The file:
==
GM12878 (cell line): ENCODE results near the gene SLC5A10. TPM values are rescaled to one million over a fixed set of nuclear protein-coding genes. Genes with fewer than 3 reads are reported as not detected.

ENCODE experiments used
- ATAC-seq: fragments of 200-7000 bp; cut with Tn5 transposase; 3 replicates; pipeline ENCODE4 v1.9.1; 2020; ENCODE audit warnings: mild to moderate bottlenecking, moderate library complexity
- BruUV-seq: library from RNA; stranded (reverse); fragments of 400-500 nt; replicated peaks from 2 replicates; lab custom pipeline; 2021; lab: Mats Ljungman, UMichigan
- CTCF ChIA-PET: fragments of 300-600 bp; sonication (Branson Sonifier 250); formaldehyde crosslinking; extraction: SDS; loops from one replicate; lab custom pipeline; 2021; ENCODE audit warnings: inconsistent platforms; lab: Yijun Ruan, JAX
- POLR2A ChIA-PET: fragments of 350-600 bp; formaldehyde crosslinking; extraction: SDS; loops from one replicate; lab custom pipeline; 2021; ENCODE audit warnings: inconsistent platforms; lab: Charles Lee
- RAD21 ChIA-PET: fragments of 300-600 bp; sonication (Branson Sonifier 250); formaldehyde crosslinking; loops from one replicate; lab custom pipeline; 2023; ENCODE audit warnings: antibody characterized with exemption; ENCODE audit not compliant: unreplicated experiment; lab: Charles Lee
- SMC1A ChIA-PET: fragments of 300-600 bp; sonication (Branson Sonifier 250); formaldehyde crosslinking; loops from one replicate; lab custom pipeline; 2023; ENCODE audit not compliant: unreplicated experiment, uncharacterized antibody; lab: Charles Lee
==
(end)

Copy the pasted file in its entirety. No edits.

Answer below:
GM12878 (cell line): ENCODE results near the gene SLC5A10. TPM values are rescaled to one million over a fixed set of nuclear protein-coding genes. Genes with fewer than 3 reads are reported as not detected.

ENCODE experiments used
- ATAC-seq: fragments of 200-7000 bp; cut with Tn5 transposase; 3 replicates; pipeline ENCODE4 v1.9.1; 2020; ENCODE audit warnings: mild to moderate bottlenecking, moderate library complexity
- BruUV-seq: library from RNA; stranded (reverse); fragments of 400-500 nt; replicated peaks from 2 replicates; lab custom pipeline; 2021; lab: Mats Ljungman, UMichigan
- CTCF ChIA-PET: fragments of 300-600 bp; sonication (Branson Sonifier 250); formaldehyde crosslinking; extraction: SDS; loops from one replicate; lab custom pipeline; 2021; ENCODE audit warnings: inconsistent platforms; lab: Yijun Ruan, JAX
- POLR2A ChIA-PET: fragments of 350-600 bp; formaldehyde crosslinking; extraction: SDS; loops from one replicate; lab custom pipeline; 2021; ENCODE audit warnings: inconsistent platforms; lab: Charles Lee
- RAD21 ChIA-PET: fragments of 300-600 bp; sonication (Branson Sonifier 250); formaldehyde crosslinking; loops from one replicate; lab custom pipeline; 2023; ENCODE audit warnings: antibody characterized with exemption; ENCODE audit not compliant: unreplicated experiment; lab: Charles Lee
- SMC1A ChIA-PET: fragments of 300-600 bp; sonication (Branson Sonifier 250); formaldehyde crosslinking; loops from one replicate; lab custom pipeline; 2023; ENCODE audit not compliant: unreplicated experiment, uncharacterized antibody; lab: Charles Lee